Trinidad and Tobago Humanist Association

tt.humanist :: forum :: commentary :: religion

What religions are to be taught?

Published in Express
13 April 2011 • 346 words

Knowing about religion is part of a well-rounded education. At the same time, a high level of education is strongly correlated with less religiosity.

There is no contradiction here. Religion has played a key role in history, politics, social mores, and the arts. In Western civilisation, knowing the Bible as a book helps the individual’s understanding of literary canons and some aspects of philosophy. In India, the Hindu religious texts give insight into that society’s world view, while in Arabic societies the Quran and the Hadith explain many of the actions and attitudes now engaging the world’s attention.

At the same time, an individual who embraces education’s fundamental goals – knowledge, curiosity, critical thought, and openness – is unlikely to be religious in any fundamental or even conventional sense. This is because these goals are antithetical to religious belief, which depend on argument by authority, blindness to contradiction and, last but not least, embracing or ignoring narrow-mindedness (e.g. towards homosexuals, different religious beliefs, women).

In a plural society like Trinidad and Tobago’s, education about religion may well be useful, whether it is taught as a separate subject or integrated into Social Science, Civics, Philosophy, or History. But such usefulness depends on the motives behind the teaching. Education Minister Tim Gopeesingh in one breath claims that the purpose of this new policy is not indoctrination, then in the next says the intent is to teach the “values and virtues” of different religions. What is this, if not indoctrination, albeit on a perhaps broader ground than now obtains?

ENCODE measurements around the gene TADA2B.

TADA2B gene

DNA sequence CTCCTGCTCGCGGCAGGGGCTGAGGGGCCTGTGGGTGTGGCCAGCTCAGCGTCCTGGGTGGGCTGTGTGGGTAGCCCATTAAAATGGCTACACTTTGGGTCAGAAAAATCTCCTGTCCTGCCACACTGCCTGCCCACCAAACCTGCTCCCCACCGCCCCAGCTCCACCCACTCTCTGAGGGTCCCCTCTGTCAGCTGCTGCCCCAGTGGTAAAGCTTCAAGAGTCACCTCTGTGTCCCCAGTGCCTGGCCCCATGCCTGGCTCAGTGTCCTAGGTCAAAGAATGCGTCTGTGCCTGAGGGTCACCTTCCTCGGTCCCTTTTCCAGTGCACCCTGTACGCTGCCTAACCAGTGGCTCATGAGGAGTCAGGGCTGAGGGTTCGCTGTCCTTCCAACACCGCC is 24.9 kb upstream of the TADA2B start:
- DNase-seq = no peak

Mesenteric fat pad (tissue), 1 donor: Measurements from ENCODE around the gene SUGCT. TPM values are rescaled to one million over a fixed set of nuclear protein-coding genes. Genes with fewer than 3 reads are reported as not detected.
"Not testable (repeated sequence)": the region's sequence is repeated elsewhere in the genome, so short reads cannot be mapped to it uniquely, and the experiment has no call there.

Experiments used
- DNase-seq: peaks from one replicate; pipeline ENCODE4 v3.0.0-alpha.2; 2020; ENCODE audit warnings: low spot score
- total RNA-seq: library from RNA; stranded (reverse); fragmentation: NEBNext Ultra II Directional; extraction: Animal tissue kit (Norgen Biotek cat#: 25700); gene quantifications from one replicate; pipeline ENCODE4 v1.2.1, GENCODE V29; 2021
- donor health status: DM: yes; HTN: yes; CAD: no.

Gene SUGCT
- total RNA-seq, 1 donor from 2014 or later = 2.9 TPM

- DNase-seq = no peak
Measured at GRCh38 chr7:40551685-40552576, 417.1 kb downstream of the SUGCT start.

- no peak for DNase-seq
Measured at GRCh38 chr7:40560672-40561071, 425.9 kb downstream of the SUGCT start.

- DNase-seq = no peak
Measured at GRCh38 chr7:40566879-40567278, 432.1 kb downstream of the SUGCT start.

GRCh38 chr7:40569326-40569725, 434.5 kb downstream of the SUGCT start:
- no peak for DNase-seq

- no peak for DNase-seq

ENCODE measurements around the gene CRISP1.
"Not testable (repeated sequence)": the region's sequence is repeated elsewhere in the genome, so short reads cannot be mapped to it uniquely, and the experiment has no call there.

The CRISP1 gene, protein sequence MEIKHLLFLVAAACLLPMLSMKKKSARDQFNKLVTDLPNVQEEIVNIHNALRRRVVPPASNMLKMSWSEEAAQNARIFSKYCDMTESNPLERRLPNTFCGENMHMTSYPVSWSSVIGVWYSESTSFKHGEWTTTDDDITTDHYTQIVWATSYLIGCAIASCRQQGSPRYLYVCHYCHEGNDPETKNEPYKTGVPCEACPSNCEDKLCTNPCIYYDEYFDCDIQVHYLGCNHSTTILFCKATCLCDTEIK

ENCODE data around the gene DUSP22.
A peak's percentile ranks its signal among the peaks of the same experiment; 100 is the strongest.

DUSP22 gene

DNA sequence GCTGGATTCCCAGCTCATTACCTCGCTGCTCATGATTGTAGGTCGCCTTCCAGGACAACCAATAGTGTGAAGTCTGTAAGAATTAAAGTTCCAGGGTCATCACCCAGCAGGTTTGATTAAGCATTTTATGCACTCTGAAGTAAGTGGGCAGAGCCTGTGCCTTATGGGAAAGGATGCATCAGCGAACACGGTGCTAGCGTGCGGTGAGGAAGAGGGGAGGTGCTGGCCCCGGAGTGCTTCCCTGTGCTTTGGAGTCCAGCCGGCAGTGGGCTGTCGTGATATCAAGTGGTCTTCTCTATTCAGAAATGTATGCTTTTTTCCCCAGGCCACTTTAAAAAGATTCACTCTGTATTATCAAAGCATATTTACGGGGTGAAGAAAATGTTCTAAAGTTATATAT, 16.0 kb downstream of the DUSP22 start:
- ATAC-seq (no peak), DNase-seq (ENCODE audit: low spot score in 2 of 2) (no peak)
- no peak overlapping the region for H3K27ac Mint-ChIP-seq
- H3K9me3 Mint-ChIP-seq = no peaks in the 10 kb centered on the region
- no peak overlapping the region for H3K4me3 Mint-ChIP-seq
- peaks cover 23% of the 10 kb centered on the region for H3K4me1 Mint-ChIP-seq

It also appears that the Education Ministry has launched this policy without adequate preparation. What religions are to be taught? Will sects within each main religion be included? Is Buddhism, which acknowledges no Creator, considered a religion? What about Rastafarianism, in which smoking marijuana is a key ritual? And, if the intent is to teach value systems (as distinct from belief systems) would humanism be included, given that this is the philosophy which underpins the most tolerant societies in the world, and tolerance is the ultimate goal stated by the Education Minister?

T&T Humanist Association

See There is no correlation between religion and ethics

See A dose of Darwin (Charles Darwin 200, Origin of Species 150)

See Myth, not history, from UWI academics

See Should a leader impose belief over reason?

CARIBSCAPE Web Design Top

CARIBSCAPE WEB DESIGN

Commentary Articles Letters Opinions Discussion Feedback
Humanism Association Views Forum News Membership Resources Links
Home Contact Index Top
Copyright © Trinidad and Tobago Humanist AssociationTrinidad and Tobago Humanist Associatione-Mail